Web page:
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Magic Cat and the Girl in the Shadows
About the Author: Jack Bates writes from the back room of an old house. He is a three time finalist for a Derringer Award from the Short Mystery Fiction Society. He's also optioned a screenplay which won an award for writing.

Gia Marie Carroll had two college degrees though she didn’t use either in her current job as The Magic Cat. Nope. A Bachelor’s of Arts in English and a Master’s in Post Mayan Studies had very little value when she was materializing Doily, her pet Singapura, inside an empty cage at kiddie birthday parties. She wore a black cat costume with an attached hood that came down over her eyes and had little cat ears. Often times the dads came out of their caves or abandoned the barbecue to watch her act much to the chagrin of the moms.

Sometimes the tips were big. Sometimes they weren’t.  Gia had a feeling this job was going to be one of those where they weren’t. The mom, a woman named Stacie Maher who struggled with being the mom of a six year old girl at the age of thirty-two, had been okay at the booking. Things changed the minute Gia came out of the half-bath in her costume. Stacie’s demeanor cooled. Midway through the show, Stacie and a couple of the other moms slipped out the patio door for cigarettes and cocktails in red plastic cups.

One woman remained inside. She hovered over the tray of cut vegetables set out on the kitchen island. A moment later the birthday girl’s father wandered into the room. Gia had only met him that morning. There was a Prince Charming smile on his rugged face. He was the kind of guy who would roll around in the grass with a pack of puppies. All giggles and yips.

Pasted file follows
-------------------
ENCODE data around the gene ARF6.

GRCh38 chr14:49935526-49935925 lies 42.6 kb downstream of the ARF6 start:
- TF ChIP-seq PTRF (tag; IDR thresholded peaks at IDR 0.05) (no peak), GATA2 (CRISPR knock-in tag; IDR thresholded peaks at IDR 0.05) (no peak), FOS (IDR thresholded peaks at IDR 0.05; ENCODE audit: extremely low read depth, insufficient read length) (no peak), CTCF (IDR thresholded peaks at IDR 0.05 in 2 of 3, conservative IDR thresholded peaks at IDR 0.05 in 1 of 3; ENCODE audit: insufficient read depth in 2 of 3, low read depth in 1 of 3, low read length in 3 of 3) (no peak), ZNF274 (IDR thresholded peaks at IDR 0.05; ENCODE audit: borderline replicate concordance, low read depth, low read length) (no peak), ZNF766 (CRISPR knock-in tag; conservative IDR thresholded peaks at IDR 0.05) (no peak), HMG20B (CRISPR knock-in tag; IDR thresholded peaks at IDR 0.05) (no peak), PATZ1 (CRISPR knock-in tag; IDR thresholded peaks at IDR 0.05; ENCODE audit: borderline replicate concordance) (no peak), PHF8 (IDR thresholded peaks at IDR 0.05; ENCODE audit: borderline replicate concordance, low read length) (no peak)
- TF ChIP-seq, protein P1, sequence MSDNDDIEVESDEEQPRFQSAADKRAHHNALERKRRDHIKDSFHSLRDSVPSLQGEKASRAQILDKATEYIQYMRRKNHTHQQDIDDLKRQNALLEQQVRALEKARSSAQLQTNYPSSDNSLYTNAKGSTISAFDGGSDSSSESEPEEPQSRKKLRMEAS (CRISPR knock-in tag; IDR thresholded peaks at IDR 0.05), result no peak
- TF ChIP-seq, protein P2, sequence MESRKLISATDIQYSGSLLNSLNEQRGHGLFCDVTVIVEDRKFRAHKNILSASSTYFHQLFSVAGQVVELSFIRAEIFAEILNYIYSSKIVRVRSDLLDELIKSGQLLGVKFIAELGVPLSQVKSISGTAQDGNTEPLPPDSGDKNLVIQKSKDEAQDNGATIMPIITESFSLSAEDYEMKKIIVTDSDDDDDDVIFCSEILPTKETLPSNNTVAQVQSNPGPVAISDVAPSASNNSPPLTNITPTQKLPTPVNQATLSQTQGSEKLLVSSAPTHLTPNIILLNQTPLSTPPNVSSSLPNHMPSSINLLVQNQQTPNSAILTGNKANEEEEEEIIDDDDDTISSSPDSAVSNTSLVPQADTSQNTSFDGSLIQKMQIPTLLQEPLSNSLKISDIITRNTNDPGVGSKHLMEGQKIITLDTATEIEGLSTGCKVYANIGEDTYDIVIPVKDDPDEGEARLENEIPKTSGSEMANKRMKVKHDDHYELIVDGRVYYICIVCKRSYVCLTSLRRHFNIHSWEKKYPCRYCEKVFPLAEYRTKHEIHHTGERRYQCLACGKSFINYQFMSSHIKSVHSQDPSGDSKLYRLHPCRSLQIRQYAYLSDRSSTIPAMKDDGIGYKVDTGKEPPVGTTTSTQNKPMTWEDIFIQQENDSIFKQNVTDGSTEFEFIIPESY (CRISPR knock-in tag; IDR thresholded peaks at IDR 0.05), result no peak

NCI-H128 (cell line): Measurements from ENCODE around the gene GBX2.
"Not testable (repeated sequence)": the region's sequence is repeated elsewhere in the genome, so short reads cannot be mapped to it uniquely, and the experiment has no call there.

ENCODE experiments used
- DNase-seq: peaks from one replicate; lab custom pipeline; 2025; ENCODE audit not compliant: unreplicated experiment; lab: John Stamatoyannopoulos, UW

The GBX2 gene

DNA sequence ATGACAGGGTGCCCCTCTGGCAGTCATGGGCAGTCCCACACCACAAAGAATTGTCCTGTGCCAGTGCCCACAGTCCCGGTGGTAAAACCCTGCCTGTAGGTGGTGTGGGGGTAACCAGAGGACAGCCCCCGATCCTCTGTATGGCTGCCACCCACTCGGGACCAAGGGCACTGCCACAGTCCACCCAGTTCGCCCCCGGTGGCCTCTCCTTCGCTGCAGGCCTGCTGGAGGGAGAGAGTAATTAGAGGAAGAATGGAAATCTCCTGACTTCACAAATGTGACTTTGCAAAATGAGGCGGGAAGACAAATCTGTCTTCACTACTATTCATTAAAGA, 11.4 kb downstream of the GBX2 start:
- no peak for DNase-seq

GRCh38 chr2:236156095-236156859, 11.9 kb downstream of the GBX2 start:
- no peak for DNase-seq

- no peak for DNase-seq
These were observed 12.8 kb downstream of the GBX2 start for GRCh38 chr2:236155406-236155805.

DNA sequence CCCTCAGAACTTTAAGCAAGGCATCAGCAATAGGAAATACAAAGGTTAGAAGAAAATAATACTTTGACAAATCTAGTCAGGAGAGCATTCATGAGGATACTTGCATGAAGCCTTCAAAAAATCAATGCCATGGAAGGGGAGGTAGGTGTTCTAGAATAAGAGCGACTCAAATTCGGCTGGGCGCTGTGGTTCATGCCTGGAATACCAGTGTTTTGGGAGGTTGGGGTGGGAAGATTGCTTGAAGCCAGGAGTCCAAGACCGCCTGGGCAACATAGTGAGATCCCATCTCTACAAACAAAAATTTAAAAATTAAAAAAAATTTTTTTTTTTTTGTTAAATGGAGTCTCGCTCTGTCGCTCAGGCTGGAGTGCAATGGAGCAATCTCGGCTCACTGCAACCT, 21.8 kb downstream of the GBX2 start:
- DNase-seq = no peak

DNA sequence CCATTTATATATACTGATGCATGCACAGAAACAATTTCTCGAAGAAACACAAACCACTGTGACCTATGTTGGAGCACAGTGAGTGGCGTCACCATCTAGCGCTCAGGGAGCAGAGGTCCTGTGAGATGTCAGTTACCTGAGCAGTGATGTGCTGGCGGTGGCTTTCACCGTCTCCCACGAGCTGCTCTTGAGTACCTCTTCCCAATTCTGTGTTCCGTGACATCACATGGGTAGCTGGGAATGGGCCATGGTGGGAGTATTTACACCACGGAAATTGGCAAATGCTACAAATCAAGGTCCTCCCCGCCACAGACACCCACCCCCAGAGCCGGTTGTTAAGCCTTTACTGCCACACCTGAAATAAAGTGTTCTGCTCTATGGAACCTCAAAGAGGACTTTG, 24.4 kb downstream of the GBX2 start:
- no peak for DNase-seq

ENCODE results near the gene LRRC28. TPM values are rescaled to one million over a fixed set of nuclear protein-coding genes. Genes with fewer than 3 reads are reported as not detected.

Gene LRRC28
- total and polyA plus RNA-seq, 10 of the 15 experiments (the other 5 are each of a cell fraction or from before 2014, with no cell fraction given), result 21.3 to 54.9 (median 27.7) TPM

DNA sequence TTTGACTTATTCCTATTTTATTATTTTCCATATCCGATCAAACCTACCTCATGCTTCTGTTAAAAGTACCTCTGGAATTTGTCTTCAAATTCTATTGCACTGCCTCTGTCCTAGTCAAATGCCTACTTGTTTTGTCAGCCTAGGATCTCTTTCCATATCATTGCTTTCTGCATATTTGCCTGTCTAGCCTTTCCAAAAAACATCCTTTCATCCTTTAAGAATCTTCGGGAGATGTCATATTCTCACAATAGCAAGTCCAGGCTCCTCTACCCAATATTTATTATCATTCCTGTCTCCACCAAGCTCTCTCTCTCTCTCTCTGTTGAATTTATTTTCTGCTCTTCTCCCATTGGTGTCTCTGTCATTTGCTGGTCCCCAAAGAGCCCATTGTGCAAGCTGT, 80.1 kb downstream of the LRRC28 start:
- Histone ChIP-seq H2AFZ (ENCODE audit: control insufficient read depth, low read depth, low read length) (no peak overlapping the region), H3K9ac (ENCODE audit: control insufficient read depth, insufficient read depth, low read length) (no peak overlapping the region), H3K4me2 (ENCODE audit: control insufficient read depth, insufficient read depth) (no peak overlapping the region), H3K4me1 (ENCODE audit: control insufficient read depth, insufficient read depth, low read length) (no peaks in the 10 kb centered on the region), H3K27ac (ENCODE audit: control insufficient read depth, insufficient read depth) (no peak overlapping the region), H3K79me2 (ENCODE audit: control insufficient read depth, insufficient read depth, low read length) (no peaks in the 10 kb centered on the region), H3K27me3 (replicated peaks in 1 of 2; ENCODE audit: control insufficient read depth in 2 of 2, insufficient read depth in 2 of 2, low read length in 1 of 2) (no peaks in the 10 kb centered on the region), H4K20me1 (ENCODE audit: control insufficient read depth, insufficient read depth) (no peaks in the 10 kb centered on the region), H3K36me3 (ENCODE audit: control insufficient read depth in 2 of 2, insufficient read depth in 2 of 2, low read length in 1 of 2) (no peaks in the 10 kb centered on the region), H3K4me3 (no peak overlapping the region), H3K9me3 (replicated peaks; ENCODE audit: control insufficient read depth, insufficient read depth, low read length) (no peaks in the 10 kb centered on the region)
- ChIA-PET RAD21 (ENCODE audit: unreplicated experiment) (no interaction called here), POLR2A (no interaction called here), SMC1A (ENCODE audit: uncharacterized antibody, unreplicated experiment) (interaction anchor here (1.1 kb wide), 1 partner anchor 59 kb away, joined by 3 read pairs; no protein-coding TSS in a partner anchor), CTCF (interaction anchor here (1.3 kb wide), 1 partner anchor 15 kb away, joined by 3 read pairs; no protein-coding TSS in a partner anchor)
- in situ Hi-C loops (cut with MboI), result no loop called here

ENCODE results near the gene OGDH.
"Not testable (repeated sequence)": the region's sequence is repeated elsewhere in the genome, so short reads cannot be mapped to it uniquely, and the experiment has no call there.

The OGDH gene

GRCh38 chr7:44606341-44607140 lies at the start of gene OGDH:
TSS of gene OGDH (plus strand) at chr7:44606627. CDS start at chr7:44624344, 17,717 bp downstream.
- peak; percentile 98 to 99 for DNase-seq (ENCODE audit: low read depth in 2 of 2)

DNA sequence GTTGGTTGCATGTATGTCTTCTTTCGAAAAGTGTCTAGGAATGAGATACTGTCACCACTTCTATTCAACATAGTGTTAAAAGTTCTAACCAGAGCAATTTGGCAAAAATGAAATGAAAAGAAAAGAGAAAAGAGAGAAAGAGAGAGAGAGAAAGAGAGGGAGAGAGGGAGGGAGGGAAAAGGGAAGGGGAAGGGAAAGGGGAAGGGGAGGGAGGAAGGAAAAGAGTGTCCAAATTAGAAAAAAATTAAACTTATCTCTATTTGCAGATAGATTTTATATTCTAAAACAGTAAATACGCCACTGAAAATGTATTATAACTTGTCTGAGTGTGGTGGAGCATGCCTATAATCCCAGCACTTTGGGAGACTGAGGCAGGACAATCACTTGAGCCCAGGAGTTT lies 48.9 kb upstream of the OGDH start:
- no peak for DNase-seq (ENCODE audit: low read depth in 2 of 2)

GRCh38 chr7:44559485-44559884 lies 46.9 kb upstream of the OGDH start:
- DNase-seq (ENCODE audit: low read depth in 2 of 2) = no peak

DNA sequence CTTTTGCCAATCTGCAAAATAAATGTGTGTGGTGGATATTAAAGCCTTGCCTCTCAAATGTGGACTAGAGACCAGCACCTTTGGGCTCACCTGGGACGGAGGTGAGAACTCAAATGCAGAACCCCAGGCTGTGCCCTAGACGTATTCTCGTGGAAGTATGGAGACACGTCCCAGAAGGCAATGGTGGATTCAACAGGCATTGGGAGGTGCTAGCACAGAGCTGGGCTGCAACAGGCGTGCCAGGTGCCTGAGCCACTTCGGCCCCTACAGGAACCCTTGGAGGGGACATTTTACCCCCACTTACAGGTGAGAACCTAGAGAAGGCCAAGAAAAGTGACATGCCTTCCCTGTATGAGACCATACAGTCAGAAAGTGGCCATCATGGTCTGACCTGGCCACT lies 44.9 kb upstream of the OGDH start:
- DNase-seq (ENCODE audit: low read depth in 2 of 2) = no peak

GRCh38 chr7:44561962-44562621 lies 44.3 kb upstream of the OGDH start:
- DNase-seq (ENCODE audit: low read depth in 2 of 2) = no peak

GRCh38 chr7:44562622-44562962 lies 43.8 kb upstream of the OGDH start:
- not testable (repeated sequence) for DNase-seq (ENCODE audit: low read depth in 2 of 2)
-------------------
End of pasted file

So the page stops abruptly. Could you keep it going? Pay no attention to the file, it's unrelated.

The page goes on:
The woman smiled back. They spoke in low voices. He leaned his tall frame on spread-out arms over the island. She shifted a finger to touch his nearest hand. He lifted his pinkie and wrapped it over hers. The patio door slid open and the hands quickly shuffled apart as one of the outdoor moms came in for a refill.

“Am I interrupting something?”

The dad grabbed a stalk of celery. “No, Jane. You’re not.”

Jane pushed her glasses up on her nose. She poured from the strawberry margarita pitcher. Gia became her new target though Jane didn’t say anything. Gia heard everything Jane thought.

“And now, ladies, it’s time to bring Doily back!” Gia announced. She showed them an empty cage designed like a miniature, old fashion circus parade carriage. She swung a black and red cape over the cage. When she removed it, Doily, her tiny Singapura mewed at the girls.

Maddie, the birthday girl looked around the room.

One of the girls asked, “What are you looking for, Maddie?”

“Where Doily came from.”

The show over, Gia shed her Magic Cat skin in the half bath. She took a moment to freshen up secretly hoping the session would end with the dad. She found Mrs. Maher and her confederate, Jane, outside saying goodbye. Book bag over the shoulder of the arm she used to carry Doily’s cage, Gia approached the women.

“Well, thank you for the opportunity,” Gia said. “They were a very good audience.” Then again, she’d used an old form of spectator manipulation taught to her by her mentor. A snap or two of her fingers and repeatedly using buzz words like ‘watch’ or ‘listen’ or ‘see’ and quicker than she could make Doily appear that’s all the girls did.

“I like your cat,” the birthday girl said.  “Where does it go?”

“She lives with me.”

“Shelly Karnowski said the cat went to the shadows.”

“You mean when I make Doily disappear.”

The little girl nodded. “Shelly said it’s not safe in the shadows.”

“Go say goodbye to your friends, Maddie,” Stacie Maher said.

Maddie skipped passed her mother’s white SUV to a smaller car. Gia hated to see the child go. It left her alone with the women.

“The girls liked your tricks,” Jane said.

Gia smiled politely. She hated it when people said she did tricks. She didn’t do tricks. She did effects.

Gia produced business cards. “Well, if either of you have parties coming up—”

“Shelly wants a petting zoo,” Jane said.

Gia turned to a third mom. The woman smiled, reached for the card. A raised eyebrow from Stacie and Jane made the mom hesitate. She took the card and looked at it, and asked, “Do you just do kid parties?”

“No. I do corporate shows as well.”

Jane pounced. “In the same cat suit?”

“It’s part of my act.”

“Do you take a pole with you?”

Stacie Maher put an end to the exchange. “Thank you for coming out.”

No tip.

This story appears in our FEB 2018 Issue
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